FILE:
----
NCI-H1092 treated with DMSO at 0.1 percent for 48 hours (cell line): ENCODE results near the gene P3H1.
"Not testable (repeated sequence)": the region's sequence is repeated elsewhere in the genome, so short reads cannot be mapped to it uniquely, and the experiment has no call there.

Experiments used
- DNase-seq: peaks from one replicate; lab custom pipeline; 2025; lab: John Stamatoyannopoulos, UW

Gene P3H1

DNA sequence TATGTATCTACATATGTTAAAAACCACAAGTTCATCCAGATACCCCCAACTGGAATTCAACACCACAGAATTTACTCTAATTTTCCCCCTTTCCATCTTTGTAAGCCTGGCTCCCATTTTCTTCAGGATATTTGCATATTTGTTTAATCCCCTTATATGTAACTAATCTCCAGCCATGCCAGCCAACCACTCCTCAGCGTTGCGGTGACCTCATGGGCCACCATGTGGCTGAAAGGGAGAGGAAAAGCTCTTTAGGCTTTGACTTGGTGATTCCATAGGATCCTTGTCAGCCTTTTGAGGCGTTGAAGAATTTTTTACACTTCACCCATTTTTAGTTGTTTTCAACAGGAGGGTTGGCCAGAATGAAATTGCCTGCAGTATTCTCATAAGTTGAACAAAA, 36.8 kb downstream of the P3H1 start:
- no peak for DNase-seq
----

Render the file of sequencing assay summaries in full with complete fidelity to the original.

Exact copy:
NCI-H1092 treated with DMSO at 0.1 percent for 48 hours (cell line): ENCODE results near the gene P3H1.
"Not testable (repeated sequence)": the region's sequence is repeated elsewhere in the genome, so short reads cannot be mapped to it uniquely, and the experiment has no call there.

Experiments used
- DNase-seq: peaks from one replicate; lab custom pipeline; 2025; lab: John Stamatoyannopoulos, UW

Gene P3H1

DNA sequence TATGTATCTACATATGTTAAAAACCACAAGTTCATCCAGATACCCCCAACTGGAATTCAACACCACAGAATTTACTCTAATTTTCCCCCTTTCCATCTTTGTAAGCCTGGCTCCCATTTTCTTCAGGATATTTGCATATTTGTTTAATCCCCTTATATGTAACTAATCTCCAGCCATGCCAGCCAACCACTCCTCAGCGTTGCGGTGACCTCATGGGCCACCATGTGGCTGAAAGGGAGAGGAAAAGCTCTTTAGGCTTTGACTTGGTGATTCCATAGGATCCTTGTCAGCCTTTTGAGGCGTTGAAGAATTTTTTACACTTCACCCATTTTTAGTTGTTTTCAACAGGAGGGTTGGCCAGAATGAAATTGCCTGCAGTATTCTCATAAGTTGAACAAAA, 36.8 kb downstream of the P3H1 start:
- no peak for DNase-seq